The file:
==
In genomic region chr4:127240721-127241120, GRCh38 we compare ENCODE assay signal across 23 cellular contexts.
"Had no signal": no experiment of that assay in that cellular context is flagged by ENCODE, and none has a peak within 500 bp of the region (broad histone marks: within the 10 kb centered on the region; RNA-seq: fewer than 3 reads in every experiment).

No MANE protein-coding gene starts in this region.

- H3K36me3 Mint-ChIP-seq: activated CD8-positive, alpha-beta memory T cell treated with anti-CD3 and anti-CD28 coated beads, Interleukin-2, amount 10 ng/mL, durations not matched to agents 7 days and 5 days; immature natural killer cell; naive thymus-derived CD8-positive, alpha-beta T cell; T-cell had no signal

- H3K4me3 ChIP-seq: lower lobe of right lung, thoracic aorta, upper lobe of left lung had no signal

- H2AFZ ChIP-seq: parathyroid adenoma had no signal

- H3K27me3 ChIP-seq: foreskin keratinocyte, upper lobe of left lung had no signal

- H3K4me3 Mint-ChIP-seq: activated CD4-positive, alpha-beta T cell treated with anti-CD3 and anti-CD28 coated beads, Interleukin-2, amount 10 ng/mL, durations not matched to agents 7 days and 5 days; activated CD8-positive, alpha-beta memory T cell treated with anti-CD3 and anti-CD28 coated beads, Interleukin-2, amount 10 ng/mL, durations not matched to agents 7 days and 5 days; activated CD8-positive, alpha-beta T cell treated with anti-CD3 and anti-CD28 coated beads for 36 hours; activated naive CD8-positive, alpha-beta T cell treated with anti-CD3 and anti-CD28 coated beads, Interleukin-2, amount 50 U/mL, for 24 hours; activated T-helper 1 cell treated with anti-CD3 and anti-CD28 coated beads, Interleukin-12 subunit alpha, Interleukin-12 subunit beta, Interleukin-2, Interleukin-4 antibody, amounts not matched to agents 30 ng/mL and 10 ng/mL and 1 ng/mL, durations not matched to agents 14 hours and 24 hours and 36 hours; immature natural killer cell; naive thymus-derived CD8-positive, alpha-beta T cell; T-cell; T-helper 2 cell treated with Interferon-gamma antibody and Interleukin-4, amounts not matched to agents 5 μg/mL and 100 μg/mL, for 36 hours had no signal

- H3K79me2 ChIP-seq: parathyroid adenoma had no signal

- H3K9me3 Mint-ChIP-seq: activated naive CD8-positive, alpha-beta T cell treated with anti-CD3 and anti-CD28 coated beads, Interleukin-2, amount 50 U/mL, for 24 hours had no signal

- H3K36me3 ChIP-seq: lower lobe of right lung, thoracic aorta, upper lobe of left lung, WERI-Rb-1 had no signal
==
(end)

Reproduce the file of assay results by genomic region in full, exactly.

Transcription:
In genomic region chr4:127240721-127241120, GRCh38 we compare ENCODE assay signal across 23 cellular contexts.
"Had no signal": no experiment of that assay in that cellular context is flagged by ENCODE, and none has a peak within 500 bp of the region (broad histone marks: within the 10 kb centered on the region; RNA-seq: fewer than 3 reads in every experiment).

No MANE protein-coding gene starts in this region.

- H3K36me3 Mint-ChIP-seq: activated CD8-positive, alpha-beta memory T cell treated with anti-CD3 and anti-CD28 coated beads, Interleukin-2, amount 10 ng/mL, durations not matched to agents 7 days and 5 days; immature natural killer cell; naive thymus-derived CD8-positive, alpha-beta T cell; T-cell had no signal

- H3K4me3 ChIP-seq: lower lobe of right lung, thoracic aorta, upper lobe of left lung had no signal

- H2AFZ ChIP-seq: parathyroid adenoma had no signal

- H3K27me3 ChIP-seq: foreskin keratinocyte, upper lobe of left lung had no signal

- H3K4me3 Mint-ChIP-seq: activated CD4-positive, alpha-beta T cell treated with anti-CD3 and anti-CD28 coated beads, Interleukin-2, amount 10 ng/mL, durations not matched to agents 7 days and 5 days; activated CD8-positive, alpha-beta memory T cell treated with anti-CD3 and anti-CD28 coated beads, Interleukin-2, amount 10 ng/mL, durations not matched to agents 7 days and 5 days; activated CD8-positive, alpha-beta T cell treated with anti-CD3 and anti-CD28 coated beads for 36 hours; activated naive CD8-positive, alpha-beta T cell treated with anti-CD3 and anti-CD28 coated beads, Interleukin-2, amount 50 U/mL, for 24 hours; activated T-helper 1 cell treated with anti-CD3 and anti-CD28 coated beads, Interleukin-12 subunit alpha, Interleukin-12 subunit beta, Interleukin-2, Interleukin-4 antibody, amounts not matched to agents 30 ng/mL and 10 ng/mL and 1 ng/mL, durations not matched to agents 14 hours and 24 hours and 36 hours; immature natural killer cell; naive thymus-derived CD8-positive, alpha-beta T cell; T-cell; T-helper 2 cell treated with Interferon-gamma antibody and Interleukin-4, amounts not matched to agents 5 μg/mL and 100 μg/mL, for 36 hours had no signal

- H3K79me2 ChIP-seq: parathyroid adenoma had no signal

- H3K9me3 Mint-ChIP-seq: activated naive CD8-positive, alpha-beta T cell treated with anti-CD3 and anti-CD28 coated beads, Interleukin-2, amount 50 U/mL, for 24 hours had no signal

- H3K36me3 ChIP-seq: lower lobe of right lung, thoracic aorta, upper lobe of left lung, WERI-Rb-1 had no signal